2.4 vs 5 ghz wifi speed

Discussion in 'Technical Corner' started by JOhnH, Jul 18, 2022.

  1. JOhnH

    JOhnH Touchdown! Greaser!

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    I have a Spectrum modem with separate router at my desk.

    On both my Ipad PRO and my Iphone X, Speedtest shows about 50-80 Mbps when connected to the 2.4ghz band but around 350 Mbps when connected to the 5 ghz band from about 4 feet away. I realize 5ghz is supposed to be faster, but THAT much faster?
     
  2. ja_user

    ja_user Pattern Altitude

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    Yes, and 2.4 has better range.
     
  3. Bob Noel

    Bob Noel Touchdown! Greaser!

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    Lots of variables. If the 5Ghz channels are clean while the 2.4 ones haves lots of other users, then yes, there can be a significant difference
     
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  4. JOhnH

    JOhnH Touchdown! Greaser!

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    When I'm in the far part of the house or out in the yard I often can't even connect to the 2.4ghz band but I can connect to the 5ghz band.
     
  5. asicer

    asicer Final Approach

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    Yes, lots of variables. One of which could be that the router favors the 5ghz band.
     
  6. ja_user

    ja_user Pattern Altitude

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    Just because the manufacture put a 2.4 and 5Ghz chip in, doesn't mean they are created equal. Antenna's and other factors come into play.
    RF interference is a huge issue, that no one ever pays attention to.
     
  7. Larry in TN

    Larry in TN En-Route

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    2.4 is slower and more susceptible to interference as it has fewer channels to choose from. It has a longer range and will penetrate further through obstructions such as walls, floors, trees, etc.

    5.0 is faster but attenuates faster, too. It has significantly more channels available so will be less likely to suffer from interference in most appliacations.

    I restrict all my IoT (internet of things) devices to 2.4. They don't need the speed and benefit from the better range.
     
  8. Kenny Taylor

    Kenny Taylor Pre-Flight

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    That's almost certainly interference from your neighbors. Most 2.4 GHz channels overlap each other. None of the 5 GHz channels overlap. If you have an Android phone or tablet, grab a free app called WiFi Analyzer. It does a great job visualizing it.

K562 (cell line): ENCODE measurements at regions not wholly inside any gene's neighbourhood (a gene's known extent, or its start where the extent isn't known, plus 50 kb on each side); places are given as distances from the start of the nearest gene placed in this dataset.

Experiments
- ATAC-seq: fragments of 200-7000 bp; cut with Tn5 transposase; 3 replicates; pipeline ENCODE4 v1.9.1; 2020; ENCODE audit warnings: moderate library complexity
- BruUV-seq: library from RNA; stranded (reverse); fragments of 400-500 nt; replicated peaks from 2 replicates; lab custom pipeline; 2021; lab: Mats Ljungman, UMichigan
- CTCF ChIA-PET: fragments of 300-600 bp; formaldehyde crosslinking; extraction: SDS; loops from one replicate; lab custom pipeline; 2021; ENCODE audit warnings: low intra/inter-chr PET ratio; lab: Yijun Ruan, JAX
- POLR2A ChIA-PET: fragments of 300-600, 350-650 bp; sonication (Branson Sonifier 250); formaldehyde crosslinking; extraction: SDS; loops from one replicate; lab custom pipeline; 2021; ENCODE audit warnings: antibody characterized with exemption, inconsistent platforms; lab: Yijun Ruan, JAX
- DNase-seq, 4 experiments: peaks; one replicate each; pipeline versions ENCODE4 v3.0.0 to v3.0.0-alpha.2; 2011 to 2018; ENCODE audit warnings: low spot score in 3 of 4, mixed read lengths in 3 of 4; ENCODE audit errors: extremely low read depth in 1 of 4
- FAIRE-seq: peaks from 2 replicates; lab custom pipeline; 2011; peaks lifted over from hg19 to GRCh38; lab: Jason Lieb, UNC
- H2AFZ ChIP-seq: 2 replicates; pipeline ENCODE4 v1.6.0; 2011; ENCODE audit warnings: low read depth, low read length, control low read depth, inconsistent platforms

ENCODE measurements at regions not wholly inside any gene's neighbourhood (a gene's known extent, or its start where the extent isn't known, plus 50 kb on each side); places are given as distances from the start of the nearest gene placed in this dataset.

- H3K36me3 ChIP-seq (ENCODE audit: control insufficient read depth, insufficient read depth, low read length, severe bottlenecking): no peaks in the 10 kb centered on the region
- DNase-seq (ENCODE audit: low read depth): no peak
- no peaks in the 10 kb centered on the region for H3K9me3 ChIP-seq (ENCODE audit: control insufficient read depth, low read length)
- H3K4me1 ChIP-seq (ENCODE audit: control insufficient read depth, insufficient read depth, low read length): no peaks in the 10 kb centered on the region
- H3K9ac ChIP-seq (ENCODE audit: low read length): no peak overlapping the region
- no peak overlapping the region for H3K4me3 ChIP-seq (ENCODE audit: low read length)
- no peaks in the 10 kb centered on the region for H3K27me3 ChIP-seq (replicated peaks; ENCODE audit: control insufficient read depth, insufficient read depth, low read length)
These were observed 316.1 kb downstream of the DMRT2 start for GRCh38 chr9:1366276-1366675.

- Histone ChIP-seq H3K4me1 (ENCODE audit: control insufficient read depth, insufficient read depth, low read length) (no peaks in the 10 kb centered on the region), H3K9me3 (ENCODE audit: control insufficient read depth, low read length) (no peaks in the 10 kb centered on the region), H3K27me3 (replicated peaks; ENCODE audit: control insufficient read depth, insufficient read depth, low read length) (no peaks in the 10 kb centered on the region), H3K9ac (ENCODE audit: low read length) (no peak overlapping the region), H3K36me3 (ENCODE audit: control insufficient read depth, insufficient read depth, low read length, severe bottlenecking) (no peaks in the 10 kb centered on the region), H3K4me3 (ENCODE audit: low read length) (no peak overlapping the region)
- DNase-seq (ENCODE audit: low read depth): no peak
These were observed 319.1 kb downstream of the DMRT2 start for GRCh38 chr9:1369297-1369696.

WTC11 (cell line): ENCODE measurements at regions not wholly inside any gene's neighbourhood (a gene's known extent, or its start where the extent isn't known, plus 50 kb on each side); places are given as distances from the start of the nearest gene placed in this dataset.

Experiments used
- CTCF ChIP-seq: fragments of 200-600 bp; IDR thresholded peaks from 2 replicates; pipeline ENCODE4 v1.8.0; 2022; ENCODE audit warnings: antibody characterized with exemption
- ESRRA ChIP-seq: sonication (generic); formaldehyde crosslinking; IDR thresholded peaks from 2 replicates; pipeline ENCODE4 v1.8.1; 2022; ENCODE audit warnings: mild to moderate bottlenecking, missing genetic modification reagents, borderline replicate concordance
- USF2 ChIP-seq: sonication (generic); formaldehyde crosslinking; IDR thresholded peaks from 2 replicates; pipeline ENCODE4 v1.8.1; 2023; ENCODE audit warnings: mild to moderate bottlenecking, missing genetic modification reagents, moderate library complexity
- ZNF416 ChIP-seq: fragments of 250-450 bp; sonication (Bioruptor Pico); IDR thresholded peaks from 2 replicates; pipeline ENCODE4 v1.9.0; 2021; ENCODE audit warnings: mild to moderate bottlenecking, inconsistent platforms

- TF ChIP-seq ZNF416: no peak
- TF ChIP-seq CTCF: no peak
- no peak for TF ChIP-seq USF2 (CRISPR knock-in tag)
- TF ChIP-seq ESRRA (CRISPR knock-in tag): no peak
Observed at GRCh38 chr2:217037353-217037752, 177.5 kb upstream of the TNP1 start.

[​IMG]
     
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  9. Country Flier

    Country Flier Line Up and Wait

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    I never thought about the range between the two, but it makes sense...I have acreage and when I mow, I often have problems streaming music to my phone. I wonder if it would help to connect to 2.4 instead? I'll have to try...
     
  10. masloki

    masloki Cleared for Takeoff

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    If all of your devices are of recent vintage, you should name both networks identically and let the device pick the frequency it wants as you roam about.
     
  11. JOhnH

    JOhnH Touchdown! Greaser!

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    I didn’t know it worked that way.
    Do you mean if one is called bonanza that the other should also be called bonanza, and not bonanza5? Can they have different passwords? (For guests).
     
  12. asicer

    asicer Final Approach

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    Modern WiFi routers can create virtualized radios/access points. There should be a guest mode in there somewhere.
     
  13. masloki

    masloki Cleared for Takeoff

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    This is the way.
     
  14. Rgbeard

    Rgbeard En-Route

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    I'm surprised no one's posted this yet:

    As this is radio technology, the WiFi routers negotiate the most reliable connection. The slower, speeds are generally more reliable at distance, while faster speeds are attained by physically close-proximity devices. (Yes, the macbook in your living room will connect at a faster speed than the one on your sun deck, assuming the first is closer to the WiFi router.)